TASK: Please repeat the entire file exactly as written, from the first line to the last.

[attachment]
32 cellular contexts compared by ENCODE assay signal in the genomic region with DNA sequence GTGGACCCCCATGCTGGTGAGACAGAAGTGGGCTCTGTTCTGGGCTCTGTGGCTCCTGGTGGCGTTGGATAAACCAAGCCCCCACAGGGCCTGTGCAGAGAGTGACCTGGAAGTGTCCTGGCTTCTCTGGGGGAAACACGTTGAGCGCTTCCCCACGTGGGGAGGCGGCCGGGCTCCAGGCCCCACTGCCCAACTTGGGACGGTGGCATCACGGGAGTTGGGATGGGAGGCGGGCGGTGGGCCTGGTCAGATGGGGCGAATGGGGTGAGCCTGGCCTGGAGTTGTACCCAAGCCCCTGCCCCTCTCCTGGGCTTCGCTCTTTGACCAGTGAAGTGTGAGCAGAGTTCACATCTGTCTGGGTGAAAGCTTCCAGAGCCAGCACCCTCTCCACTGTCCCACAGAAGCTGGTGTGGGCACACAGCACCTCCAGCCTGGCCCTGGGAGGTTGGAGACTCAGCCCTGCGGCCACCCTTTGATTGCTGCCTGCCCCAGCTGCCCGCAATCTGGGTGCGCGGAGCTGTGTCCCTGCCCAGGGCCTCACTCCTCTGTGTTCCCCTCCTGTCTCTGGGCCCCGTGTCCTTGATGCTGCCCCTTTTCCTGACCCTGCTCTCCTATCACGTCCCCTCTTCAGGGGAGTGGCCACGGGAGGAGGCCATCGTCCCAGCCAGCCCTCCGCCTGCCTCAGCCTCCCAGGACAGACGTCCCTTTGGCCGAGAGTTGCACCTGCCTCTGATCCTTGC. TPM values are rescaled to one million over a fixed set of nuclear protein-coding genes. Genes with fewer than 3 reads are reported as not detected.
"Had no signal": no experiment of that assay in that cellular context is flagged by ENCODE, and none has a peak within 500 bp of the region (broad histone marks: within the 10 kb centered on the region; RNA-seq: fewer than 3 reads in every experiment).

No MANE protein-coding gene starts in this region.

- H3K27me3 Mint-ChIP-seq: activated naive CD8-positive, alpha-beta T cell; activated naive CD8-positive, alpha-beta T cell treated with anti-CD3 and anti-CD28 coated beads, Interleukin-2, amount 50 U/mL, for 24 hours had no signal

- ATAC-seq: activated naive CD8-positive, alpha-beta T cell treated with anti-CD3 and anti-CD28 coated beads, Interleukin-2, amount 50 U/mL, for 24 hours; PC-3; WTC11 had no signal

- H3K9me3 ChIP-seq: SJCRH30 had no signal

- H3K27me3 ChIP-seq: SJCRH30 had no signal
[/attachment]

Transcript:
32 cellular contexts compared by ENCODE assay signal in the genomic region with DNA sequence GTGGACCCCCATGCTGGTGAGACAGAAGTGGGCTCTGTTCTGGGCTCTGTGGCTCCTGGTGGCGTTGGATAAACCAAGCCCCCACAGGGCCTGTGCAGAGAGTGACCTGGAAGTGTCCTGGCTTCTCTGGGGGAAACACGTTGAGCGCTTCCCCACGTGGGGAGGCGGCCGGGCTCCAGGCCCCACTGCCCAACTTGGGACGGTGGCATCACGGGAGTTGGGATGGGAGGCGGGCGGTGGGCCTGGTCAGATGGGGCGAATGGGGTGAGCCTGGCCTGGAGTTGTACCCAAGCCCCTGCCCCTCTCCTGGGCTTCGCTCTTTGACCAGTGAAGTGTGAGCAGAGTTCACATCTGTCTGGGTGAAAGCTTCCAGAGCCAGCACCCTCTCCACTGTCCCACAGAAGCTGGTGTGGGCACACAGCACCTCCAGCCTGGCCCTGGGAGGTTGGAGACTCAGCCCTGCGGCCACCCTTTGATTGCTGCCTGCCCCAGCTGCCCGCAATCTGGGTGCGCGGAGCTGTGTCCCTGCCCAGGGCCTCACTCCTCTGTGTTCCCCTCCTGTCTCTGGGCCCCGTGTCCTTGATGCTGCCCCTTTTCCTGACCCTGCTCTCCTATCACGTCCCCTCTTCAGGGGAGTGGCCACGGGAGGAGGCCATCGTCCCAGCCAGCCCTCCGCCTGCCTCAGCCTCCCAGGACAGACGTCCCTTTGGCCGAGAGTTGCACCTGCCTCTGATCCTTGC. TPM values are rescaled to one million over a fixed set of nuclear protein-coding genes. Genes with fewer than 3 reads are reported as not detected.
"Had no signal": no experiment of that assay in that cellular context is flagged by ENCODE, and none has a peak within 500 bp of the region (broad histone marks: within the 10 kb centered on the region; RNA-seq: fewer than 3 reads in every experiment).

No MANE protein-coding gene starts in this region.

- H3K27me3 Mint-ChIP-seq: activated naive CD8-positive, alpha-beta T cell; activated naive CD8-positive, alpha-beta T cell treated with anti-CD3 and anti-CD28 coated beads, Interleukin-2, amount 50 U/mL, for 24 hours had no signal

- ATAC-seq: activated naive CD8-positive, alpha-beta T cell treated with anti-CD3 and anti-CD28 coated beads, Interleukin-2, amount 50 U/mL, for 24 hours; PC-3; WTC11 had no signal

- H3K9me3 ChIP-seq: SJCRH30 had no signal

- H3K27me3 ChIP-seq: SJCRH30 had no signal